AQA AS Biology

Revision Notes

2.5.7 The B lymphocyte Response

The B lymphocyte Response

B-lymphocytes and the humoral immune response

  • B-lymphocytes (B cells) remain in the bone marrow until they are mature and then spread through the body, concentrating in lymph nodes and the spleen
  • Millions of types of B-lymphocyte cells are produced within us because as they mature the genes coding for antibodies are changed to code for different antibodies
  • Once mature, each type of B-lymphocyte cell can make one type of antibody molecule
  • At this stage, the antibody molecules do not leave the B-lymphocyte cell but remain in the cell surface membrane
  • Part of each antibody molecule forms a glycoprotein receptor that can combine specifically with one type of antigen
  • If that antigen enters the body, B-lymphocyte cells with the correct cell surface receptors will be able to recognise it and bind to it (clonal selection)
  • These specific B-lymphocytes divide repeatedly by mitosis (clonal expansion) and differentiate into two main types of cell:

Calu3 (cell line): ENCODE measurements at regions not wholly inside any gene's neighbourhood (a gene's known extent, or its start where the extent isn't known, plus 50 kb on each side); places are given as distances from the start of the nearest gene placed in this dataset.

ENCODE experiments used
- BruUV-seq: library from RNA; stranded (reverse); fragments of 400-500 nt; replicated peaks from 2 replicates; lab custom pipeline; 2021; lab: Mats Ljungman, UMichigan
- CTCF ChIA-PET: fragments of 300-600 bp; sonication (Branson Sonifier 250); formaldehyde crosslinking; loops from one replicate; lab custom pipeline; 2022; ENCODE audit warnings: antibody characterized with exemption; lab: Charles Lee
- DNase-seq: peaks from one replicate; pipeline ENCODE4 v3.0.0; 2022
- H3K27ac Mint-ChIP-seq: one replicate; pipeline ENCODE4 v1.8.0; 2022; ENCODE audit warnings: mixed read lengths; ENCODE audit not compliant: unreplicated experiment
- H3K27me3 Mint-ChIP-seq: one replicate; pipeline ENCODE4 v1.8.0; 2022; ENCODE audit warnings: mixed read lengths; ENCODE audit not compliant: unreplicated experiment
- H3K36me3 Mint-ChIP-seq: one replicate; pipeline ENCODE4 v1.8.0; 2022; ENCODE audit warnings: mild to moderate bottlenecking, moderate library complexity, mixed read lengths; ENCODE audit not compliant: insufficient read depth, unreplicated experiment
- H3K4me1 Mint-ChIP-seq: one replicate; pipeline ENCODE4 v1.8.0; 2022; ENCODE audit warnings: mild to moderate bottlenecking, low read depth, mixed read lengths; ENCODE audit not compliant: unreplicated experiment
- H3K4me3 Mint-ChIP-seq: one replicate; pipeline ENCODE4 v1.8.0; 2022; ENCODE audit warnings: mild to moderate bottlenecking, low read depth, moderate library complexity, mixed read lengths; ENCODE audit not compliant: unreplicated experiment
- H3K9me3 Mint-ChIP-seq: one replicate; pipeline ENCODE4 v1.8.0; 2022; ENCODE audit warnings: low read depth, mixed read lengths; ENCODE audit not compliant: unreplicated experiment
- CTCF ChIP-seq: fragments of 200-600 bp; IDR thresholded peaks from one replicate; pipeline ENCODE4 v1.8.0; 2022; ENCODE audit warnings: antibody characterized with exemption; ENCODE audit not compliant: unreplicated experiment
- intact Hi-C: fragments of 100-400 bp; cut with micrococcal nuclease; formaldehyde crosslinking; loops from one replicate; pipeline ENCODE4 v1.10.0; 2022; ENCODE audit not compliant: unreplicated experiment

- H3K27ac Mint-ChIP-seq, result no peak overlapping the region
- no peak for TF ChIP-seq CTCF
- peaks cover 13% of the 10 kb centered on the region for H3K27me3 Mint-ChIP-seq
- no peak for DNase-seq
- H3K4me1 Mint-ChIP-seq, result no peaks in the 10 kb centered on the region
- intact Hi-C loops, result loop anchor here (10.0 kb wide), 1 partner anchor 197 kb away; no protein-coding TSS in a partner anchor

• Plasma cells
    • Memory cells
  • These two cell types each have a specific function

The maturation of B lymphocytes, downloadable AS & A Level Biology revision notes

The maturation of B-lymphocytes – by the time a child is born, it will have millions of different types of B-lymphocytes, each with a specific antibody receptor

Primary immune response

  • When an antigen enters the body for the first time, the small numbers of B-lymphocytes with receptors complementary to that antigen are stimulated to divide by mitosis
    • This is known as clonal selection
  • As these clones divide repeatedly by mitosis (the clonal expansion stage) the result is large numbers of identical B-lymphocytes being produced over a few weeks
  • Some of these B-lymphocytes become plasma cells that secrete lots of antibody molecules (specific to the antigen) into the blood, lymph or linings of the lungs and the gut
  • These plasma cells are short-lived (their numbers drop off after several weeks) but the antibodies they have secreted stay in the blood for a longer time
  • The other B-lymphocytes become memory cells that remain circulating in the blood for a long time
  • This response to a newly encountered pathogen is relatively slow

Author:

Alistair graduated from Oxford University in 2014 with a degree in Biological Sciences. He has taught GCSE/IGCSE Biology, as well as Biology and Environmental Systems & Societies for the International Baccalaureate Diploma Programme. While teaching in Oxford, Alistair completed his MA Education as Head of Department for Environmental Systems and Societies.
Close

Join Save My Exams

Download all our Revision Notes as PDFs

Try a Free Sample of our revision notes as a printable PDF.

Join Now
Already a member?
Go to Top